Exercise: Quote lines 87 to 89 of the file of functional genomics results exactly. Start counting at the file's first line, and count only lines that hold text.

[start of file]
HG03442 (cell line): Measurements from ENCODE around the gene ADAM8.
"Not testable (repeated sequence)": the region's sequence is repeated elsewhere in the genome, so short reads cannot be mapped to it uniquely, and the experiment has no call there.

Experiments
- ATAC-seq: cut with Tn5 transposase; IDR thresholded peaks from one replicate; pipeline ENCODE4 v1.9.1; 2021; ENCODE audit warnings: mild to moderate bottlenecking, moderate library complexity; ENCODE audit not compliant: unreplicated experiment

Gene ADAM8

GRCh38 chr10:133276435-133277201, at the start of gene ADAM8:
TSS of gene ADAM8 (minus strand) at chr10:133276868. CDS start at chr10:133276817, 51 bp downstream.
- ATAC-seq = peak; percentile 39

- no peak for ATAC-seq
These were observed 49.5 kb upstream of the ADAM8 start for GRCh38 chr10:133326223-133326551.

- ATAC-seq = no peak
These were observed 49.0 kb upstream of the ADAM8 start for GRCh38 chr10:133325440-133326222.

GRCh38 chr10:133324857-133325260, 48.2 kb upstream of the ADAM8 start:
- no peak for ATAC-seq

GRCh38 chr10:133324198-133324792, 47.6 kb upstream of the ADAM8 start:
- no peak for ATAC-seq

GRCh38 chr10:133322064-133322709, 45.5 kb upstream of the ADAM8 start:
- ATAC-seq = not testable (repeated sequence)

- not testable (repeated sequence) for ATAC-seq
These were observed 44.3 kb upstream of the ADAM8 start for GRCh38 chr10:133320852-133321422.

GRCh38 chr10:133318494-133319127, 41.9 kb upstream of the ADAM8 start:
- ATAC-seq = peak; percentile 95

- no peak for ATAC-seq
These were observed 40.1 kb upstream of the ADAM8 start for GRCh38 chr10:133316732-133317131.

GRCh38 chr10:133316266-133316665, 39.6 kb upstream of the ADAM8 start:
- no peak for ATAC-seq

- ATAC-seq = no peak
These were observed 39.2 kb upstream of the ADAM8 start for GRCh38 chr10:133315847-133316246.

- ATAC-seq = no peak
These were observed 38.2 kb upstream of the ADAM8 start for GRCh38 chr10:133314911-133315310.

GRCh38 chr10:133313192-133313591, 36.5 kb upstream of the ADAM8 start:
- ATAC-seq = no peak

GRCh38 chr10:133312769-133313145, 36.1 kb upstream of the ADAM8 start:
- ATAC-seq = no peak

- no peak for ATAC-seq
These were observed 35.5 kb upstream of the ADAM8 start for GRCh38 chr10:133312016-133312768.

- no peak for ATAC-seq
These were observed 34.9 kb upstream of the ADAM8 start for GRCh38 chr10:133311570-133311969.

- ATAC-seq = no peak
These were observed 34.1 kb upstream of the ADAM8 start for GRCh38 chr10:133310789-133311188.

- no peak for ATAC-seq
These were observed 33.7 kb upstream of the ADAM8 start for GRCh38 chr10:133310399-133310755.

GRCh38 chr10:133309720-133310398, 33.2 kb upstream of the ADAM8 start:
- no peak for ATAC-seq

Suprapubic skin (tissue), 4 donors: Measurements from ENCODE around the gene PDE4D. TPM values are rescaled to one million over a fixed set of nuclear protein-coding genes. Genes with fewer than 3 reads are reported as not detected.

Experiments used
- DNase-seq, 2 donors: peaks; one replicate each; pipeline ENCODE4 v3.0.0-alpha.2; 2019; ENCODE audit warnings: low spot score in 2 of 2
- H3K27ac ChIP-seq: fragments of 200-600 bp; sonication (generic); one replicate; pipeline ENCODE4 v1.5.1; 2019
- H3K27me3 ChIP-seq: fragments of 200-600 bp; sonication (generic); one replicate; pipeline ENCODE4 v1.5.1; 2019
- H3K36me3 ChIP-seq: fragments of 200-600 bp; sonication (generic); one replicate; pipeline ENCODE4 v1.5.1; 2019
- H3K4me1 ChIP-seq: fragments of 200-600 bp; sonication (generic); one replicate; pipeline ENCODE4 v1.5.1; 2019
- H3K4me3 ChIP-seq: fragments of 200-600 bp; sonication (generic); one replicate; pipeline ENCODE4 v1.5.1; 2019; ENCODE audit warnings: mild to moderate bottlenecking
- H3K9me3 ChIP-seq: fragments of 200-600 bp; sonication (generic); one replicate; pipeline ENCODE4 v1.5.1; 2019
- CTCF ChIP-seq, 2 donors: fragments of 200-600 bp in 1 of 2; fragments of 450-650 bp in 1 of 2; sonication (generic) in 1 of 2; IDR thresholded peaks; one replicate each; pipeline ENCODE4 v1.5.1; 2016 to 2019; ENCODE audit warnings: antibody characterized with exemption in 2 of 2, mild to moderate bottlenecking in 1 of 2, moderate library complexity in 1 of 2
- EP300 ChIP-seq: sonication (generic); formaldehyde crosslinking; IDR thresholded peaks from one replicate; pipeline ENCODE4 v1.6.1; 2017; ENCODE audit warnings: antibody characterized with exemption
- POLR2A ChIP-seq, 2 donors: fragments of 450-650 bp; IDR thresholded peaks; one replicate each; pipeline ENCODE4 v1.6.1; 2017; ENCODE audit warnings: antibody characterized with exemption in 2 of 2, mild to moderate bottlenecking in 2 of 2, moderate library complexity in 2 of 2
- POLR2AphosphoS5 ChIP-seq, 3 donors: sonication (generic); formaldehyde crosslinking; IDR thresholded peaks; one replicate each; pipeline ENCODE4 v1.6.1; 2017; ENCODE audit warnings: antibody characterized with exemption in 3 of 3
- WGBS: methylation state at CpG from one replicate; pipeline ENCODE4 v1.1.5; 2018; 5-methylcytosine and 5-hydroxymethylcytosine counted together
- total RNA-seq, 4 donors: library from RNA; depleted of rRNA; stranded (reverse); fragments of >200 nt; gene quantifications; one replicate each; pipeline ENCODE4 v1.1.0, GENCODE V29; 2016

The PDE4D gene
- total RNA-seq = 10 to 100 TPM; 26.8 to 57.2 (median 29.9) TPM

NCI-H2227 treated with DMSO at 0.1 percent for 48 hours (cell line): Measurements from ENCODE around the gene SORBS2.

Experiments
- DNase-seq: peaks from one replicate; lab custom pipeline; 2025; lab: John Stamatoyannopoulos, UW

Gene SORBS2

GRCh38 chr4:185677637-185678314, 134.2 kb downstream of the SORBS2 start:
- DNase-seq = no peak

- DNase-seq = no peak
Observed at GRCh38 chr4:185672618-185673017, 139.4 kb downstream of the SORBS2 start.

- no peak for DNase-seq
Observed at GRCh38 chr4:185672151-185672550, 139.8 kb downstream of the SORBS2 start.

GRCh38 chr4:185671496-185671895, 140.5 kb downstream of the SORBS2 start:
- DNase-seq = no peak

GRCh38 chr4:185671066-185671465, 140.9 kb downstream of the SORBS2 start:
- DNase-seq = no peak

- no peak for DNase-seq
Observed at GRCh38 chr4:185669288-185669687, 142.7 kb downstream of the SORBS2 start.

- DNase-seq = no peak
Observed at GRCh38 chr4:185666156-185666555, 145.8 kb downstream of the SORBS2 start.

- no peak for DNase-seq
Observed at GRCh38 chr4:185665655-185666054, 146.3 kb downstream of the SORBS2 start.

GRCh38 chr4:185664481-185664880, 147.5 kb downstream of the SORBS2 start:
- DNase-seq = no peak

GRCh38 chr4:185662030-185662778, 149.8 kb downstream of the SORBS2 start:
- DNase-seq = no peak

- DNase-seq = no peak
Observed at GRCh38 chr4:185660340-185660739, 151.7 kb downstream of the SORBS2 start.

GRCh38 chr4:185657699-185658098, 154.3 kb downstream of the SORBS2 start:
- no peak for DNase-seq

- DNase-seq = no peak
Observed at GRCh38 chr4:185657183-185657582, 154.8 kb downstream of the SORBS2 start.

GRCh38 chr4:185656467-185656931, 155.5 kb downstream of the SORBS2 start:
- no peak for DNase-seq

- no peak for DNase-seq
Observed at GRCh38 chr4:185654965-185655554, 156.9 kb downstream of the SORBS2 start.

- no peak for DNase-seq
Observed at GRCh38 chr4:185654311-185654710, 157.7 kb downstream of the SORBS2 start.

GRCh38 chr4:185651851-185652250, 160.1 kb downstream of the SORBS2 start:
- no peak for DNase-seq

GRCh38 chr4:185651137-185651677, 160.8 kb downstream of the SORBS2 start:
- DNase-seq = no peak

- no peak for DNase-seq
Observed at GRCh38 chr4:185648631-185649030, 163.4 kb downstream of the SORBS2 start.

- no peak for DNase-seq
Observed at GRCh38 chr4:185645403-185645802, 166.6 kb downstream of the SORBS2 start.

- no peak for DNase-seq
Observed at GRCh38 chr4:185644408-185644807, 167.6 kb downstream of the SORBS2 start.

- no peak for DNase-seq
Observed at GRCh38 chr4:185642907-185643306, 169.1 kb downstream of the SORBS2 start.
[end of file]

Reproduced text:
Observed at GRCh38 chr4:185660340-185660739, 151.7 kb downstream of the SORBS2 start.

GRCh38 chr4:185657699-185658098, 154.3 kb downstream of the SORBS2 start:
- no peak for DNase-seq